The end of the Olympics marked the end of two amazing weeks for Hackney – the final step of one journey and the beginning of another.
After five years of preparation we can now stop holding our breath and have a moment to reflect on what we’ve achieved. As one of the five host boroughs, we’ve had a summer-long spotlight on us and come through with aplomb. In Hackney’s east, the Radio 1 Academy and Hackney Weekend bought together the best of British and international music as part of Britain’s biggest free festival. To the north, we thronged the streets to welcome the Olympic torch. At the borough’s heart, Haggerston Park has been packed with big screen devotees throughout the games, many of them watching events in our own Olympic venues. At our southern edge, Shoreditch’s Hackney House welcomed locals and visitors alike, promoting us to the world.
And we took the opportunity to show that we are a borough transformed. Our schools are among the best in London, our streets are clean and well kept, we have top-quality parks, thriving arts, sports and culture, crime that is at its lowest for many years, a technology start-up cluster that is the fastest growing in Europe, nightlife that draws people from all over London – and an area that – despite local disbelief – Italian Vogue really did dub the ‘coolest place in Britain’. Hackney is now a place where new graduates want to move, and families want to stay.
We have worked hard to make this new popularity and wealth work for all our residents – new housing at the heart of Dalston gave us our first new library in twenty years. Working with existing residents, we are rebuilding aging council housing by using money from new private stock to pay for top quality social homes. At both Hackney’s colleges the focus on employability and business links gives our young people the best possible start in life. The London Overground has put us on the map and connected us to our neighbours like never before.
It’s a journey that’s not over yet. Around our Town Hall, Mare Street is transforming into yet another vibrant and thriving urban centre. Shoreditch continues to change every day, welcoming firms bringing new jobs on a weekly – if not daily – basis. When the Paralympics depart, the Olympic media centre will become iCity, a new technology cluster, backed by experienced and committed investors, situated at the borough’s eastern tip.
It would be wrong to say it is all sunshine and roses. Like all London boroughs, we face the tensions of cheek by jowl city living and work hard to find a way through. We can always do more to spread the benefits of the Borough’s newfound prosperity to our poorer communities. We continue to work through the legacy of last year’s riots. Heading towards us from Westminster, ill-conceived benefit reforms are already hitting many of our residents hard, and we face cuts to the Council’s budget that are among the highest in the country.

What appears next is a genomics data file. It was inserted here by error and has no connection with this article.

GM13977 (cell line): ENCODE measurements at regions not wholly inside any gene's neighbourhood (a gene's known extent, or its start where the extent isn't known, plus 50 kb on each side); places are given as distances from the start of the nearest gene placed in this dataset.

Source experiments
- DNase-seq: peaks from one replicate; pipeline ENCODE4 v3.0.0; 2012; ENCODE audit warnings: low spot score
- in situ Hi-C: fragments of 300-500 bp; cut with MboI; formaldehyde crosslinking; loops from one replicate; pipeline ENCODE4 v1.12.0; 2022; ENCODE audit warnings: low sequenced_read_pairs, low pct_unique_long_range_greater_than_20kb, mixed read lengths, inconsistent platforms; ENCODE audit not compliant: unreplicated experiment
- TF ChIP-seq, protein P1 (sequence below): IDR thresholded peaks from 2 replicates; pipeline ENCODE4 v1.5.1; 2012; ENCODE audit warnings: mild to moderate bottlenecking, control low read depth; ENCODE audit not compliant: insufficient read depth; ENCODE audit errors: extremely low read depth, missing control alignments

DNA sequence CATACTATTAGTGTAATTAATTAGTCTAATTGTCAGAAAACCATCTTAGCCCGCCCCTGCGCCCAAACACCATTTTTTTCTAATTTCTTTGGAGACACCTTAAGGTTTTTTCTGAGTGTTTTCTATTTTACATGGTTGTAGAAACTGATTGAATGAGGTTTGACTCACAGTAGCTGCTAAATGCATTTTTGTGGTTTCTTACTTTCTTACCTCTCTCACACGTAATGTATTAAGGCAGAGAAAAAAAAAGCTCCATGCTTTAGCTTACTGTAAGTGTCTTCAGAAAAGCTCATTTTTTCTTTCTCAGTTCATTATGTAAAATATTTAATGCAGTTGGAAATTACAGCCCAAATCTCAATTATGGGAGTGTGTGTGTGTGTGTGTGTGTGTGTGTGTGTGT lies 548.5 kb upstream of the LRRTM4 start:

But, despite these threats, the experiences of the past few weeks leave me hopeful we can remain on the path towards making Hackney a place where everyone achieves their potential and leads the life they want to lead. At the opening ceremony, as the fireworks came to life on screen we ran out of our flat – and, unanticipated, many, many of our neighbours did too. With the Olympic stadium on the horizon, together we watched enraptured as the sky set alight with colour. As it ended, a cheer went up –a cheer that came not only from where we were but also from the streets and houses around.
Many of these neighbours I had not met, or even seen, before. Many of the things I knew I treasured I did not know they treasured too. Boyle’s genius was to point out to each of us the broad, strong community we share in this country, and inspire us to continue to unite behind that vision in good times and in bad. In our own small way, Hackney is a living example of that. Amongst the welcome and unwelcome changes that will shape our borough over the coming years, and among the many imperfections that are the reality of any place and any life, holding onto that will be crucial in ensuring we remain a beacon of what a modern, ambitious, forward-looking, open-minded Britain can be.
Tom Ebbutt is a Labour councillor in Hackney